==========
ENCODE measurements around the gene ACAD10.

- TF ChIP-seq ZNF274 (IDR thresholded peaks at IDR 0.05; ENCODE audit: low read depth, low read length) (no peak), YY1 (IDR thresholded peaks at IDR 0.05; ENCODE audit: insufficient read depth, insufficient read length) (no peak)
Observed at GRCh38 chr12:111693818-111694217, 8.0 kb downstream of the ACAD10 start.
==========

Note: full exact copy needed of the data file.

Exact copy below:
ENCODE measurements around the gene ACAD10.

- TF ChIP-seq ZNF274 (IDR thresholded peaks at IDR 0.05; ENCODE audit: low read depth, low read length) (no peak), YY1 (IDR thresholded peaks at IDR 0.05; ENCODE audit: insufficient read depth, insufficient read length) (no peak)
Observed at GRCh38 chr12:111693818-111694217, 8.0 kb downstream of the ACAD10 start.